By Samuel Keyes
It is a commonplace among liturgists of a certain generation that liturgy should contain mysteries without being mystifying. I have often — I hope respectfully — disagreed, mainly because I do not understand the difference. That may be because I am less intelligent than these acolytes of reform (no doubt any whiff of affection for something like a cappa magna will seal the judgment in their minds). Or it could be that any real encounter with mystery (i.e., God) must be mystifying, else the mystery in question is no mystery at all, just the banal representation or explanation of some already acknowledged abstraction. Mystifying need not mean arbitrary or pointless, which is probably the real problem with certain attachments to tradition as much as with attachments to idealized reform.
In any case, teenagers provide a useful case in point. As much as I’d love to wax poetic about teenagers’ attraction to tradition, doing so would stretch the truth of my experience. It would be easier to observe their almost universal distrust for the traditionalism of reform — the pious apotheosis of participation and meaning, terms that lost their cultural intelligibility just at the moment they became popular in mainstream catholic and ecumenical discourse. What is meaningful is love, friendship, Chipotle or lacrosse, or whatever happens to matter in the moment. It is not meaningful to sit around and hear people formed in the 1960s counterculture explain what it means to find meaning. They love hearing stories of the Civil Rights era, or the experiences of their international classmates, but these function on a personal level, not as vindications or critiques of preconceived social convictions.
I wonder if that same personal attraction draws them, in numbers that always surprise me, to some of the more striking moments of traditional Catholic devotion. When I started in high school ministry, I was told that no one would possibly be interested in kissing the cross on Good Friday. But roughly half of the school came forward — more, indeed, than came forward for foot-washing on Maundy Thursday, which, while it is a little more awkward, is less fraught with overtly religious meaning. Just when our students grow more and more secular, they also seem to be more and more attracted to ritual.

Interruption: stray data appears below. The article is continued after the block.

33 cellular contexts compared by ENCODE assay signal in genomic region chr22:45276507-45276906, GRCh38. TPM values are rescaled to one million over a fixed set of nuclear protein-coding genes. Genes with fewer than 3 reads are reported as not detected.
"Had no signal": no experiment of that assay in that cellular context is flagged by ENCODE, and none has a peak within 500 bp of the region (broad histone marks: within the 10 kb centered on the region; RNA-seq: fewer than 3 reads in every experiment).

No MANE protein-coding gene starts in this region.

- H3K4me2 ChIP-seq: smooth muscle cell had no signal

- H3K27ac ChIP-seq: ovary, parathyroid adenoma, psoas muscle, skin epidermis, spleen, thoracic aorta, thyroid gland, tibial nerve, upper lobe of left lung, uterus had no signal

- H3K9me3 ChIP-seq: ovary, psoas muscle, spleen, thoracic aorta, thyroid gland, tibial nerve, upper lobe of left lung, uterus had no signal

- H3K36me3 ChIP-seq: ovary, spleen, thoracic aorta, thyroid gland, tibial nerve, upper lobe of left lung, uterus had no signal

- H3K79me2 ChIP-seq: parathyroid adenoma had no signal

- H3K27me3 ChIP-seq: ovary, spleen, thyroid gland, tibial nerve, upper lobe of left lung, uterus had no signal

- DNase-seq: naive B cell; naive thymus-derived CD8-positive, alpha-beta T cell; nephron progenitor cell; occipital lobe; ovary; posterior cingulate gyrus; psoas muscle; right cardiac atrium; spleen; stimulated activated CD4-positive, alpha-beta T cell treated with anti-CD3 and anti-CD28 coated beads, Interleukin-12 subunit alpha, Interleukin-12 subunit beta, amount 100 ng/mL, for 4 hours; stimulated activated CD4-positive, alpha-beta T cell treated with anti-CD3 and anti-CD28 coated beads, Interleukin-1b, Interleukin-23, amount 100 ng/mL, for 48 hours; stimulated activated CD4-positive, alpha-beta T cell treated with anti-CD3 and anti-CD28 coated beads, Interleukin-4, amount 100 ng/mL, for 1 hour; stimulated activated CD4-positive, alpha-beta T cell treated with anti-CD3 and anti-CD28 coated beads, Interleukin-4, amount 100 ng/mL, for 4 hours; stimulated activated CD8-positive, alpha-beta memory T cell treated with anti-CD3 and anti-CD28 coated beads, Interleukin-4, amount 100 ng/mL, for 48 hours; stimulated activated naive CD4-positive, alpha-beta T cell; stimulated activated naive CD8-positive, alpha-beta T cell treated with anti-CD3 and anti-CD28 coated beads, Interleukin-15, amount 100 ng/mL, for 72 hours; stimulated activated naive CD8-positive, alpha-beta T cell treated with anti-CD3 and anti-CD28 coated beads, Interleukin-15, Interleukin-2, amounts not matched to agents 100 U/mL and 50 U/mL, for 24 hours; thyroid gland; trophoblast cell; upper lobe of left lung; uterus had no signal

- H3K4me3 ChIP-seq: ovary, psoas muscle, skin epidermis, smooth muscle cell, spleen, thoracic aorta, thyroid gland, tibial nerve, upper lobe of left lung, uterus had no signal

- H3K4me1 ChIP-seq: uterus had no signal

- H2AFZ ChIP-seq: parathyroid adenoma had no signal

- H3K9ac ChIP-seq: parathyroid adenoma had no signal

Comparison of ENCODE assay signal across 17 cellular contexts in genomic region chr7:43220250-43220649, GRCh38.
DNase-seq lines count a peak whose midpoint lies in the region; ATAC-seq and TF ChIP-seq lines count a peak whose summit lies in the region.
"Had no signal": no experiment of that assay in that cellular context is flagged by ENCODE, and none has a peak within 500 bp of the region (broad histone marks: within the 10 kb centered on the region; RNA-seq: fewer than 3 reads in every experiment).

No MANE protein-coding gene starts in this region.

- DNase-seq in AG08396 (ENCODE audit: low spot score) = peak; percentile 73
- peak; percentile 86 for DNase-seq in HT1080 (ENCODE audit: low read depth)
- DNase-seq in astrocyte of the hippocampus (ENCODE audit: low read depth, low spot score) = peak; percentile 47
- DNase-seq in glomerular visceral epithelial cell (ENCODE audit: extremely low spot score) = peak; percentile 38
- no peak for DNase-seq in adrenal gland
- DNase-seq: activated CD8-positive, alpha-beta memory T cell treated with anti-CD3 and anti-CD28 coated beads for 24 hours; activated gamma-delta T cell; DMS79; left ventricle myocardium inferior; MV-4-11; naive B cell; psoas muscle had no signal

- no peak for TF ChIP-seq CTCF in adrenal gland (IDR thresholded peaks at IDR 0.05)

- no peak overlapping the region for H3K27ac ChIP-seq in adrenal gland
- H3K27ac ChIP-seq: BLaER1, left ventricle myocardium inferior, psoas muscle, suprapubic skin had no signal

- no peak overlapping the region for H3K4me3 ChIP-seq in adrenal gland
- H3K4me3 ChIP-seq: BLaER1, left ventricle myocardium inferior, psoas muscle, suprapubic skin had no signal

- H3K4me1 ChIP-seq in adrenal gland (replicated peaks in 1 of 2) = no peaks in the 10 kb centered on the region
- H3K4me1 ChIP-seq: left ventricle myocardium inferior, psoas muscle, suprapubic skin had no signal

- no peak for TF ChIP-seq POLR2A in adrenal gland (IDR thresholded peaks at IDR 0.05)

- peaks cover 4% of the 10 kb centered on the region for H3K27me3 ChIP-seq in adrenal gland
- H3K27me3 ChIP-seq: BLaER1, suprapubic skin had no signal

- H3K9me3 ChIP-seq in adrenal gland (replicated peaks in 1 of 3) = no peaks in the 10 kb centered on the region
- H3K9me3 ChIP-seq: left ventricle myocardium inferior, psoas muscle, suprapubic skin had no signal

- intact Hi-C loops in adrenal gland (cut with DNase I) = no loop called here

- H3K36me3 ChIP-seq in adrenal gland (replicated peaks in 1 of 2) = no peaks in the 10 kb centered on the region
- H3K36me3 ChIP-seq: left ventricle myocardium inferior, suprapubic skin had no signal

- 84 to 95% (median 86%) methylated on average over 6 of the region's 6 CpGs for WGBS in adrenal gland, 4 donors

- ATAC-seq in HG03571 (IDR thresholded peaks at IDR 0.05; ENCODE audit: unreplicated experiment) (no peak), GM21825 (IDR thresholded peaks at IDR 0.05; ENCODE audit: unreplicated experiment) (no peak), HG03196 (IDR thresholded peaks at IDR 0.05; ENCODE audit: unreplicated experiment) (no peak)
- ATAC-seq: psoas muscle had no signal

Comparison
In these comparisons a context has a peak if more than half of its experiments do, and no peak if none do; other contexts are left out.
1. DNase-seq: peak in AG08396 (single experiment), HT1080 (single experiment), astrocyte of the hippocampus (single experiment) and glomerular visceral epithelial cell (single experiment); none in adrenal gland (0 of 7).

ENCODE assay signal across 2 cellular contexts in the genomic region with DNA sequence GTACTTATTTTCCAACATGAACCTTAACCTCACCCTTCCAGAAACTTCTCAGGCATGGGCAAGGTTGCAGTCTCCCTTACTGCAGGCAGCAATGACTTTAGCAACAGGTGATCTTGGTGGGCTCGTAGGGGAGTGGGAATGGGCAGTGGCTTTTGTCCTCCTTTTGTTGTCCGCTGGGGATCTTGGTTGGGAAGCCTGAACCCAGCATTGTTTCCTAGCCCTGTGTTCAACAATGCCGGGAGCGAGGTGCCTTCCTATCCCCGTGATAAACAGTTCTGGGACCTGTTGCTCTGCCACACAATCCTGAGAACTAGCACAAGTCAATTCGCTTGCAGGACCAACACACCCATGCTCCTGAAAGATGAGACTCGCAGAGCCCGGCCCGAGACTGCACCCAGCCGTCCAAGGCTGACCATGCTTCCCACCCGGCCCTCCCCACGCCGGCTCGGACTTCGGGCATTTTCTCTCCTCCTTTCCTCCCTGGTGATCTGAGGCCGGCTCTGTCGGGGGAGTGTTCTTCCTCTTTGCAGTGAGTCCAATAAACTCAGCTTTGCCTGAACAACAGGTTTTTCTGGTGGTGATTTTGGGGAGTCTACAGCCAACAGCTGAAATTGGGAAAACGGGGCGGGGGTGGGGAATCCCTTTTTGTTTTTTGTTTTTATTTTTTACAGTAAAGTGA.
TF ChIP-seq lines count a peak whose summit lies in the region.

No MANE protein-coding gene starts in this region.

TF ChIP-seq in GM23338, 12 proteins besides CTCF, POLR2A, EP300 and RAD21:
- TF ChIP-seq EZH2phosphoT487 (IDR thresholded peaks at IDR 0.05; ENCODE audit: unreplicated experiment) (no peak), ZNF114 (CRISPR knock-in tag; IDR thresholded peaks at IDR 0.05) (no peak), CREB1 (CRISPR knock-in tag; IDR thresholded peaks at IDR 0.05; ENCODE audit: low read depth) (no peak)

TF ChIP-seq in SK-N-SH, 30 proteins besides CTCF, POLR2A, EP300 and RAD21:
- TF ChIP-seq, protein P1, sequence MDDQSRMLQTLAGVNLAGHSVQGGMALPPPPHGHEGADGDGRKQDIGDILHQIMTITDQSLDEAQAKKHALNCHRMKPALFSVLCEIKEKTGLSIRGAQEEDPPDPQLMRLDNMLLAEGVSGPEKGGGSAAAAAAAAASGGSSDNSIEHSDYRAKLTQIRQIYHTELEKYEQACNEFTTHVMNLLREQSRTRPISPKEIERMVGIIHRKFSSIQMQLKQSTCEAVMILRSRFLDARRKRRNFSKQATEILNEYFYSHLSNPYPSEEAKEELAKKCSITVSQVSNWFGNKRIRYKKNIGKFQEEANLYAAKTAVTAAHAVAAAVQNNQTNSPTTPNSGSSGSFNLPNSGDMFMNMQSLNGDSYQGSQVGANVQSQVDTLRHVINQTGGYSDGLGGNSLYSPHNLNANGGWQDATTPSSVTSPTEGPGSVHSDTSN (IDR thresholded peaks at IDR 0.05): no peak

Another example, also from the Triduum, is the watch on Thursday night with the Sacrament. I had to ask students to stay no more than 30 minutes at a time, because our little Marian side chapel was growing too crowded. (The featured picture is from a rare moment between shifts when I thought taking a photo wouldn’t be disruptive.) They would show up in droves and sit there in complete silence.
Who knows what they were thinking about or praying? But I am not so cynical as to think that their minds were still stuck on the Snap universe or their grades or boyfriends. It is not so difficult for me to imagine that the quiet and the holiness of the space were welcome relief from the frantic pace of boarding-school life and the expectations of modern American college-prep culture.
I don’t mean with these examples to assert either a diagnosis of ritual decline or a prescription for its renewal. For every example of teenage enthusiasm for orthodoxy I can give other examples of enthusiastic immorality or boredom with Christian teaching. That’s less a generational judgment than a reminder of basic human inconstancy. But amid those inconstancies, working with teenagers has certainly reminded me, over and over again, never to underestimate God’s ability to move the heart. Our job isn’t to sift through the tradition and find all the “meaningful” bits worth passing on; it’s to continue the whole messy project and trust that God will use it.